Connect with us


BP calls on prime minister for help on spiralling Deepwater Horizon fees



Oil giant BP has called on David Cameron to help it get on top of the spiralling compensation costs in relation to the Deepwater Horizon spill.

According to the BBC, the firm is concerned about the increasing legal fees it has been dealt for what happened in the Gulf of Mexico in 2010. Eleven workers died and 5m barrels of oil were spilt into surrounding waters, causing serious damage to the ecosystem.

BBC business editor Robert Peston said, “According to BP sources, the rate at which cash is leaking from the company could turn into a serious new financial crisis for the company, putting at risk its dividend and making it vulnerable to a takeover by another oil company.”

BP has considered asking the prime minister to raise the issue with the US government at the G8 meeting next month.

Because the company has been asked to pay compensation to businesses such as fisheries and restaurants affected by the spill, it feels that the damages process is being abused.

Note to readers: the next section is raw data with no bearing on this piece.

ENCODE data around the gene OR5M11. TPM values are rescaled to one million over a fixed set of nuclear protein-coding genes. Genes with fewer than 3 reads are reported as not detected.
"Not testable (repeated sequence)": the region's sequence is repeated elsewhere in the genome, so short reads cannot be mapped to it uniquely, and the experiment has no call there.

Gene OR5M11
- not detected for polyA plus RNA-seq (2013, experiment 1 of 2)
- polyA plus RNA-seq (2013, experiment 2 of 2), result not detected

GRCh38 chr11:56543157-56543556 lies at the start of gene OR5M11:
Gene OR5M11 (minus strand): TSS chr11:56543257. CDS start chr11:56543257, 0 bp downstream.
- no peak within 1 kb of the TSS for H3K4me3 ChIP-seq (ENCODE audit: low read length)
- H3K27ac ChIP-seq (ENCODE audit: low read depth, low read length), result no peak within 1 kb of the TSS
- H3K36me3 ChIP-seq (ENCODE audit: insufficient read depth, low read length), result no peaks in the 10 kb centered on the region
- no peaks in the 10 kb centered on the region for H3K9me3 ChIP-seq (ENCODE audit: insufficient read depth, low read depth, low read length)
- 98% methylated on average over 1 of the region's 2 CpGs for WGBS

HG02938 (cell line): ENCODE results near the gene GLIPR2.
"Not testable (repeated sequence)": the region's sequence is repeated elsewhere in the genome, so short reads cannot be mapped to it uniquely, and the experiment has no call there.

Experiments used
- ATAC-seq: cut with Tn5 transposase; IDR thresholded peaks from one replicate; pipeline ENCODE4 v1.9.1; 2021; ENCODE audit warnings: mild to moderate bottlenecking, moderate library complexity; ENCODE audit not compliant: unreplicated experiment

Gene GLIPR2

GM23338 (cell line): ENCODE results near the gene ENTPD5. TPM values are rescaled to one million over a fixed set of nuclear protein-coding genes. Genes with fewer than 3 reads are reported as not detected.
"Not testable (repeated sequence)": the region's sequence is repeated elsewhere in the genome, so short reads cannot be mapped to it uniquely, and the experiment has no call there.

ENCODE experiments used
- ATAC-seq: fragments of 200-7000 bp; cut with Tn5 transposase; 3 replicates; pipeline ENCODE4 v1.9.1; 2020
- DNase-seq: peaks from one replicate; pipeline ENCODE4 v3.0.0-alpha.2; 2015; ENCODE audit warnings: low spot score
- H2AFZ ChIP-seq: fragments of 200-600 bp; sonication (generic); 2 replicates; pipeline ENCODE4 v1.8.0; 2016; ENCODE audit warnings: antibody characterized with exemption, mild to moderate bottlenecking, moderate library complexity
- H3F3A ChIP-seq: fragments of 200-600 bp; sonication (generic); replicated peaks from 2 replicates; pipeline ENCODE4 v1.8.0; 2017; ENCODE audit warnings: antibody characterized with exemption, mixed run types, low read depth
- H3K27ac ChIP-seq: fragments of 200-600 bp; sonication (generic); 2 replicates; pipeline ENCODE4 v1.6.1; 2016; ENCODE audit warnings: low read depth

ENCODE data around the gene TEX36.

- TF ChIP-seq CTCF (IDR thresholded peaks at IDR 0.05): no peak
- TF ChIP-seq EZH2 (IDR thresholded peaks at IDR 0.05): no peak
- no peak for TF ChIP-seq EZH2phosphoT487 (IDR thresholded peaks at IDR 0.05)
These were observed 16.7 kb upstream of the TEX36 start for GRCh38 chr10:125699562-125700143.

One month ago, three Gulf Coast residents addressed BP shareholders, claiming that many communities are still experiencing health and economic problems.

The oil giant claimed in court it was not only its fault, but was fined £2.8 billion in criminal charges. The second phase of the trial will start in September 2013.

BP also faces an £11.6 billion civil fine, but courts are still yet to decide whether the company was grossly negligent or not.

Further reading:

Big oil companies under investigation for price rigging

Gulf Coast residents target BP shareholders over impact of 2010 disaster

Gulf of Mexico oil spill was not just our fault, says BP

BP faces £11bn civil fine over Deepwater Horizon misdeeds

BP to pay under 2% of annual profits in Deepwater Horizon fines


Like our Facebook Page